On Friday, I was chatting to a friend who was preparing her impending civil partnership when she told me:
"All there is to do now is pick up dad’s corsage."
Suddenly, I had this image of my friend’s father in a frilly, tight, lacy little number. The ceremony was held in Brighton, maybe this absolutely not flamboyant charming man was trying to fit in? After all, everyone knows that English people can be very eccentric. I couldn’t wait to see him! I said as much to my friend, who rolled her eyes and explained that a corsage is a little bouquet of flowers that you pin to your jacket.
How disappointing.
So, to sum up, a corsage in English looks like this:
Whereas in French, it looks like this (following an outcry on the French side at my poor choice of photo, I have found myself compelled to change it – this one is more accurate but the other one was funnier!):
Fed up with debates on corsages? Well, sorry but it’s still going on on the French side. Besides, I have so much work that I’m struggling to write for this blog, so we might as well study the subject in some depth. Here are two examples of corsage sent by a reader (thanks Sandrine!).
The sleeves and the collar lead me to think that they should be called chemisettes or chemisiers. I’m ever so confused, I no longer know what to put in my corsage drawer!
For reference, this is the photo I chose originally and which, I admit, isn’t brilliant (but funny when I imagine my friend’s father wearing it):

By | 2016-10-18T15:50:31+00:00 February 27th, 2006|Words|3 Comments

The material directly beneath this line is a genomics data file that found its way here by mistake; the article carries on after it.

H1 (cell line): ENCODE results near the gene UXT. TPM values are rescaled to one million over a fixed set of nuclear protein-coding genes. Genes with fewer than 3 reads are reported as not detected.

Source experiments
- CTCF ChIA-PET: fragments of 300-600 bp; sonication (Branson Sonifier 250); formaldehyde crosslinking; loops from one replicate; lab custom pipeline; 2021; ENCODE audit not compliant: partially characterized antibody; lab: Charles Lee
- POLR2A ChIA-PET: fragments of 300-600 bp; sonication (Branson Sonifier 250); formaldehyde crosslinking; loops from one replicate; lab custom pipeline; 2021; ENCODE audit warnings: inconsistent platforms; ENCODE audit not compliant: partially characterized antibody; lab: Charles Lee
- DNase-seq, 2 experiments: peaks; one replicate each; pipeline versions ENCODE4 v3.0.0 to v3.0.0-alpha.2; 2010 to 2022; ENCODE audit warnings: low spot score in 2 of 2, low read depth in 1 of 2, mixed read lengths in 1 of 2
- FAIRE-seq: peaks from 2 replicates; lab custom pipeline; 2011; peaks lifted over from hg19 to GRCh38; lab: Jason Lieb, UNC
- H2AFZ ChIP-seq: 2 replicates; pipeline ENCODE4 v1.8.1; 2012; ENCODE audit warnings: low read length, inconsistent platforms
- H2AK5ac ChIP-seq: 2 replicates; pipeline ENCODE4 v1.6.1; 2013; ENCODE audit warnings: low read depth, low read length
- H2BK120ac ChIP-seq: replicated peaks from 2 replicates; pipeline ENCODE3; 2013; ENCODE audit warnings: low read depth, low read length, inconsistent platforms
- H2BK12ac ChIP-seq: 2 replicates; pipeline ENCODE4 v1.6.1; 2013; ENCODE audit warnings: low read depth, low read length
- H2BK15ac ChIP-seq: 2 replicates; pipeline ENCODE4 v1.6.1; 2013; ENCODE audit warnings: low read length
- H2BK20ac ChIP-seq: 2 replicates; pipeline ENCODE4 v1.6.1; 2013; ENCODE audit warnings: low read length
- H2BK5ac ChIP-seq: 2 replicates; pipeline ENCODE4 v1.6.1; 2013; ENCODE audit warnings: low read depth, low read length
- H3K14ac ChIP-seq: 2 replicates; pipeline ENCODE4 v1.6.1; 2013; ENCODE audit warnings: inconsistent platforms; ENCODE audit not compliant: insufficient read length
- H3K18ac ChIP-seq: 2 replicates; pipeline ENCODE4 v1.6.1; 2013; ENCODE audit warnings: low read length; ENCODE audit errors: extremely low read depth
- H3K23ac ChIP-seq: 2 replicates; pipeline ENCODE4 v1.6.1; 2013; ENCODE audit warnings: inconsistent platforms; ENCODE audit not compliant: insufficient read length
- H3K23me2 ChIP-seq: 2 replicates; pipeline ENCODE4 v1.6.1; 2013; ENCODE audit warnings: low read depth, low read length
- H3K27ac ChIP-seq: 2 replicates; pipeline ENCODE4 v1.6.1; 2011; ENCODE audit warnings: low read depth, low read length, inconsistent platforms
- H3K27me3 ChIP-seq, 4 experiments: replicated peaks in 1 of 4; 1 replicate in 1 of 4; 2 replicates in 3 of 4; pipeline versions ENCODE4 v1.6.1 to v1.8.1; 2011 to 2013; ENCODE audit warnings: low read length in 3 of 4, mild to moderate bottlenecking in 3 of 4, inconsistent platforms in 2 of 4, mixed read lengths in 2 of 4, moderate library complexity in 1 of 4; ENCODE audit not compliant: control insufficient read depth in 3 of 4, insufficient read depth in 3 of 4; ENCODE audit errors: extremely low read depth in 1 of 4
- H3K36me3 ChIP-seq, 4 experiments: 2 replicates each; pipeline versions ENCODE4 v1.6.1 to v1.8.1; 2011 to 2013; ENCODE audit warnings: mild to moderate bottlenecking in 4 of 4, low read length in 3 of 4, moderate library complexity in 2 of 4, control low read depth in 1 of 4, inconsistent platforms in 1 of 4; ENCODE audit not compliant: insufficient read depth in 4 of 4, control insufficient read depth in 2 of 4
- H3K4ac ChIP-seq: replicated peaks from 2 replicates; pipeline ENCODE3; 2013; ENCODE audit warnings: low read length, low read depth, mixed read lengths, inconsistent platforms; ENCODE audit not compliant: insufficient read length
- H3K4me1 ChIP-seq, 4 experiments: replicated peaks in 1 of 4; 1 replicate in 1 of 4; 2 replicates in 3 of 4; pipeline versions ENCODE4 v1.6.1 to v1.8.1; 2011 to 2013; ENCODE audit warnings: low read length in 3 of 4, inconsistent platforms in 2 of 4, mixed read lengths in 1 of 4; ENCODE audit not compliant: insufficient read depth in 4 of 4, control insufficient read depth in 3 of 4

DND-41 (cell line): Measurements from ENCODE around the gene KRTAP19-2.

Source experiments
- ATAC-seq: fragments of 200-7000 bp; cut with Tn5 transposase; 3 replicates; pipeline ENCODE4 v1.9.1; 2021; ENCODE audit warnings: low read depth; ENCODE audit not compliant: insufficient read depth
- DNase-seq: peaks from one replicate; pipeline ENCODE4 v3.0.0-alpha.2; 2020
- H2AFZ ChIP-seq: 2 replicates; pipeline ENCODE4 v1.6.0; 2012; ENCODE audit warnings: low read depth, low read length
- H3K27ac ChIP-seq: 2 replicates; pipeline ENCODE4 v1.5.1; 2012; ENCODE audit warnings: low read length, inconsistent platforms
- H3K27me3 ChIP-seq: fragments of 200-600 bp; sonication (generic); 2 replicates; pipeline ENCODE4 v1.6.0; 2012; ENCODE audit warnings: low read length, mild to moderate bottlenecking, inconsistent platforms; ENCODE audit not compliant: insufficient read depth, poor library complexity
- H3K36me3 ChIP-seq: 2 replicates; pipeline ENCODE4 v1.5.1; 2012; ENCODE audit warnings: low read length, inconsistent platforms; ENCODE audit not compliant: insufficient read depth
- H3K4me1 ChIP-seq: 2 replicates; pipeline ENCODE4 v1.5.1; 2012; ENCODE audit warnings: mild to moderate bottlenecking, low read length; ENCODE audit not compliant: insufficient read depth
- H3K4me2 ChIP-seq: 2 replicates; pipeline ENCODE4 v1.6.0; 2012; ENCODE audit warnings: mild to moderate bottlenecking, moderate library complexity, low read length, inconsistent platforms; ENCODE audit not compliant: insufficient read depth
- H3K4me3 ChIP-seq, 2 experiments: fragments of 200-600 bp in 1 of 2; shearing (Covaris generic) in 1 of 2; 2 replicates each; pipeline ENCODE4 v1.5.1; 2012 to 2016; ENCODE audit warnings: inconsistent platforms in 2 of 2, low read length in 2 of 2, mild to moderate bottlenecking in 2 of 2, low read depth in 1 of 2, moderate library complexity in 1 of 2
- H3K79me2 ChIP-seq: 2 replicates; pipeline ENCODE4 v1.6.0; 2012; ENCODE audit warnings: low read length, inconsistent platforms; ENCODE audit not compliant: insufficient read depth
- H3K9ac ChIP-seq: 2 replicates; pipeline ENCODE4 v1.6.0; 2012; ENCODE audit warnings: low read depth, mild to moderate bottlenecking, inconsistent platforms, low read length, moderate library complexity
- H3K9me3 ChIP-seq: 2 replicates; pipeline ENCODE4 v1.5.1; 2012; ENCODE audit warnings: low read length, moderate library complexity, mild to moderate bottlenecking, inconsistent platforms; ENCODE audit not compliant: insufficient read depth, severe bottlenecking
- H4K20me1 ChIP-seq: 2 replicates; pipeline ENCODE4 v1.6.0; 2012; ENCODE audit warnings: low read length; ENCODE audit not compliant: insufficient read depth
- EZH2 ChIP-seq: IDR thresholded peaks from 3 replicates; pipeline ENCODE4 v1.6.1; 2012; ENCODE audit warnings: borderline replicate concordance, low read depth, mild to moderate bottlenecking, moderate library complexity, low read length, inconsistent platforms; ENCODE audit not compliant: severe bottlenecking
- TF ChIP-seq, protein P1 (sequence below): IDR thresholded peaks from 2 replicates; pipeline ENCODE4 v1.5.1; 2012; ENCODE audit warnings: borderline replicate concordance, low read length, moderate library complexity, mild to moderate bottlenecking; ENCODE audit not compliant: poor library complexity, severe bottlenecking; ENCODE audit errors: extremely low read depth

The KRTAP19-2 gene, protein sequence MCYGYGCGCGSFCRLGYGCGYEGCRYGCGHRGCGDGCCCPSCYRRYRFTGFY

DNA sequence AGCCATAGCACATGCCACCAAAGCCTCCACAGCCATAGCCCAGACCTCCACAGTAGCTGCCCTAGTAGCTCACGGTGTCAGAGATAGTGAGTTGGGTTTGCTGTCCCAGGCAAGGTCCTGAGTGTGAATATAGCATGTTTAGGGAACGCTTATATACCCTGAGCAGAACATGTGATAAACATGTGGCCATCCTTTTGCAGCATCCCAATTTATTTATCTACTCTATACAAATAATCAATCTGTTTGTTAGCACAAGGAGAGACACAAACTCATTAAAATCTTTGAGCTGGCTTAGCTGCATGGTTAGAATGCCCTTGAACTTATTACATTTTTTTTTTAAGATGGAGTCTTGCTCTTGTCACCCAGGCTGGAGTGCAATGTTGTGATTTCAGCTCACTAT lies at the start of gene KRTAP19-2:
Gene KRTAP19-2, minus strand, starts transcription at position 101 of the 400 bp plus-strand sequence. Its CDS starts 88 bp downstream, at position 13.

About the Author:

I am Céline Graciet, a freelance English to French translator. Since 2003 I’ve been writing on all sorts of areas linked to translation and the life of a translator.


  1. Erin February 27, 2006 at 9:29 pm

    And see, in the US, a corsage is the same thing as in the UK, except only a woman would wear one, either pinned to her dress or around her wrist. The equivalent for a man is a “boutonniere”, which, even though I speak French, I have no idea if it has the same meaning (or even exists) in French.

  2. Marie-Louise February 28, 2006 at 11:36 am

    In French, “une boutonnière” means 1) a buttonhole 2) boutonniere, corsage (for both men and women I think)

  3. Xavier Kreiss March 5, 2006 at 10:48 am

    Marie-Louise makes an important point: a corsage can have the same meaning in English and in French – although in the English sense it would only be worn by a woman.
    A man could too, of course, but it might raise a few eyebrows. However, it takes all kinds.
    As for the English translation of the more often used meaning of the French “corsage”, I would favour “blouse” or “top”.
    When I was much younger, I once stayed with an American family. The daughter went out to the prom marking the end of her high school years. Big event. She spent a lot of care on her dress (it was worth it) but it was her “date” who brought her corsage. An orchid.
    I remember her asking her mother, the next day, if orchids could be dried/pressed for keeping. The answer was a little disappointing to her, but the question indicated that she’d been given memories which must have proved much more durable.
    Of course, a shy young woman wishing to make sure her “date” kept his distance could always wear a cactus …

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